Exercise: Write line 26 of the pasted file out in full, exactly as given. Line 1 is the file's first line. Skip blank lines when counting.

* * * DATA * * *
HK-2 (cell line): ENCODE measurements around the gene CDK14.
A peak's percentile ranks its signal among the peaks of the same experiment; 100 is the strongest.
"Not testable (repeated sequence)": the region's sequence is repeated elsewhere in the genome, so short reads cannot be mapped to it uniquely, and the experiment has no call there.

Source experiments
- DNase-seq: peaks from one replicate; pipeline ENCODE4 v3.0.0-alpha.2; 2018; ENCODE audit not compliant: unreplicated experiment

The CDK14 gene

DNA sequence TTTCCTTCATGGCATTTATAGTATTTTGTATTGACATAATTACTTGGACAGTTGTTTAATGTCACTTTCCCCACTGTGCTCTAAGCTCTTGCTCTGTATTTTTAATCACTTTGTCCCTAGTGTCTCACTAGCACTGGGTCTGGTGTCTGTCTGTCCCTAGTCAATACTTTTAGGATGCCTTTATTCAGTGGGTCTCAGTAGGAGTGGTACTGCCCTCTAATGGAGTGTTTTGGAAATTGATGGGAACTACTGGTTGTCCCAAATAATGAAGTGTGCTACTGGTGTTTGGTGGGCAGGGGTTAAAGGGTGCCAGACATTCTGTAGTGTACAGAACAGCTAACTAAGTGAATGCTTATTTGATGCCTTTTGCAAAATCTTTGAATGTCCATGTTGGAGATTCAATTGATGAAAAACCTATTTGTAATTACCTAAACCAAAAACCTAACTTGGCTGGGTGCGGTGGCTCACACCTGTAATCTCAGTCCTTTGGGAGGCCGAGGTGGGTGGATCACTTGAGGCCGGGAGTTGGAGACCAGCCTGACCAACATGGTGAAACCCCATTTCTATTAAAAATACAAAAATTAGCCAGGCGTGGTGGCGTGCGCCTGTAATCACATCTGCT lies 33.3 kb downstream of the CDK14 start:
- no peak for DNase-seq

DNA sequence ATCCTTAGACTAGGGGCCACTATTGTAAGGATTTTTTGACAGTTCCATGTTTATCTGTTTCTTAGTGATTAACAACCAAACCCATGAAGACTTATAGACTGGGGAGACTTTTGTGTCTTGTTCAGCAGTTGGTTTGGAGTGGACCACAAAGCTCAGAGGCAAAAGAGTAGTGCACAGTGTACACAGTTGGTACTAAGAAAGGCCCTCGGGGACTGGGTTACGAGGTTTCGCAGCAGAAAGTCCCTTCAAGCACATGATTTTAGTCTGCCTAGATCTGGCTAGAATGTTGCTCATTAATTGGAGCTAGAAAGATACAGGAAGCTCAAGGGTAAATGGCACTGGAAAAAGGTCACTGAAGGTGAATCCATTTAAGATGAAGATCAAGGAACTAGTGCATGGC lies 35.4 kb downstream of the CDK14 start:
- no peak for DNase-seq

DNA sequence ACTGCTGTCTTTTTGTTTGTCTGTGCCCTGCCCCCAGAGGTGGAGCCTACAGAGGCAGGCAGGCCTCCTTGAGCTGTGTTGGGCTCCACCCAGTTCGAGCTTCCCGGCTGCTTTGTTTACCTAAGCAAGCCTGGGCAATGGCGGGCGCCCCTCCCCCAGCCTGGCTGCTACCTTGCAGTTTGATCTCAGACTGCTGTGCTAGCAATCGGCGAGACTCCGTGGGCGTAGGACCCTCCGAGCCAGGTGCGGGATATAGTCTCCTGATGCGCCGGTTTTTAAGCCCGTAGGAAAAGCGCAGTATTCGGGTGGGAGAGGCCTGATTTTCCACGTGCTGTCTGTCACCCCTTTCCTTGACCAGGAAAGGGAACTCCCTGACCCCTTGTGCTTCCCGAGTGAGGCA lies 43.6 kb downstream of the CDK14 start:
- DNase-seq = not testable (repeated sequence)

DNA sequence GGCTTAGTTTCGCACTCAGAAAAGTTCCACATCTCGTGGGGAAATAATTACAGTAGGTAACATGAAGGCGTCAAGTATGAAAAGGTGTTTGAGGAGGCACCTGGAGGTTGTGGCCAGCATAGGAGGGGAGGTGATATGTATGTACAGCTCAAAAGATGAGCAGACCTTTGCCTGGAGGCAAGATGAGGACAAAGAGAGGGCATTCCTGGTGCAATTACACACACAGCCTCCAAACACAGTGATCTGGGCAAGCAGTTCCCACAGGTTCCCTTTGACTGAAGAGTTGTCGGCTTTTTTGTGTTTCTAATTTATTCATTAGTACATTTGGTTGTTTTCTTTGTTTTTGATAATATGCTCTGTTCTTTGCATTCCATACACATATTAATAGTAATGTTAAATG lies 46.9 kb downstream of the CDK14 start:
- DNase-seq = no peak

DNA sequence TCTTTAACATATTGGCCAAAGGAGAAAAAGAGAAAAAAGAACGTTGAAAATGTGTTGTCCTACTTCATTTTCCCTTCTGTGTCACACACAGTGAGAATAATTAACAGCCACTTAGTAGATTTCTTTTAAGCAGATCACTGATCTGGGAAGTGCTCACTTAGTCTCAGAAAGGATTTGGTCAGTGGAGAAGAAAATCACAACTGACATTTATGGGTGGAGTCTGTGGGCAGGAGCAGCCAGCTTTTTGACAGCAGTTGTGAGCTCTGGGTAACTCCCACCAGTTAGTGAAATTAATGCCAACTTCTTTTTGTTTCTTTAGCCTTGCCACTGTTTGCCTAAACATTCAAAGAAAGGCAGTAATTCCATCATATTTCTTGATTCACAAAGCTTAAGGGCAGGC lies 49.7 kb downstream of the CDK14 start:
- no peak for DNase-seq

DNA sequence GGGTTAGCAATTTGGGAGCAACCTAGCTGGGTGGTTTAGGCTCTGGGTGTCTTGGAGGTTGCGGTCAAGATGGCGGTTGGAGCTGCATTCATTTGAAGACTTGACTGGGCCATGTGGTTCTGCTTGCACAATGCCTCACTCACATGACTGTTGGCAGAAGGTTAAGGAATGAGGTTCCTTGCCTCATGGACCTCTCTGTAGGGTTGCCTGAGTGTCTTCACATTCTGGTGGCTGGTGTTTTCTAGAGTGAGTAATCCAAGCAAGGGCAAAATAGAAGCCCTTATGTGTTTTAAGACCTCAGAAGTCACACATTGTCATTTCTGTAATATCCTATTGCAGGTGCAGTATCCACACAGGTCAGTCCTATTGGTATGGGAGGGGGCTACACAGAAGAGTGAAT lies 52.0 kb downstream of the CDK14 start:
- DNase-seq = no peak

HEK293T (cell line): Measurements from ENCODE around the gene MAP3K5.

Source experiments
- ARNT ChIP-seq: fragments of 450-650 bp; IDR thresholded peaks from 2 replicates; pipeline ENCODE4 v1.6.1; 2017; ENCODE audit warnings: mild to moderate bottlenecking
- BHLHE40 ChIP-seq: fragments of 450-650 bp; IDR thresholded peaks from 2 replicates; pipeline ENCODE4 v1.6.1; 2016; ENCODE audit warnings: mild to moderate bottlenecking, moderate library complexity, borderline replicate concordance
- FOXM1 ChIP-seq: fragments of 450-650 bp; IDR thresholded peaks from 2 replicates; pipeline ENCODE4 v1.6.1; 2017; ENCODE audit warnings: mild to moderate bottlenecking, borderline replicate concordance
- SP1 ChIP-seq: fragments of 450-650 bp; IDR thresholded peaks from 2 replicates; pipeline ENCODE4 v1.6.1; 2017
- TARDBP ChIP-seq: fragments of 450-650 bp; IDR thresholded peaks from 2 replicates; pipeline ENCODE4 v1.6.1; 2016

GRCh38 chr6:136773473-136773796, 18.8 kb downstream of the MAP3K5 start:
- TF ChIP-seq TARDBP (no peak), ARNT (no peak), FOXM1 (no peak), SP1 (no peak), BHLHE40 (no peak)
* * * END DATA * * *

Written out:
GRCh38 chr6:136773473-136773796, 18.8 kb downstream of the MAP3K5 start: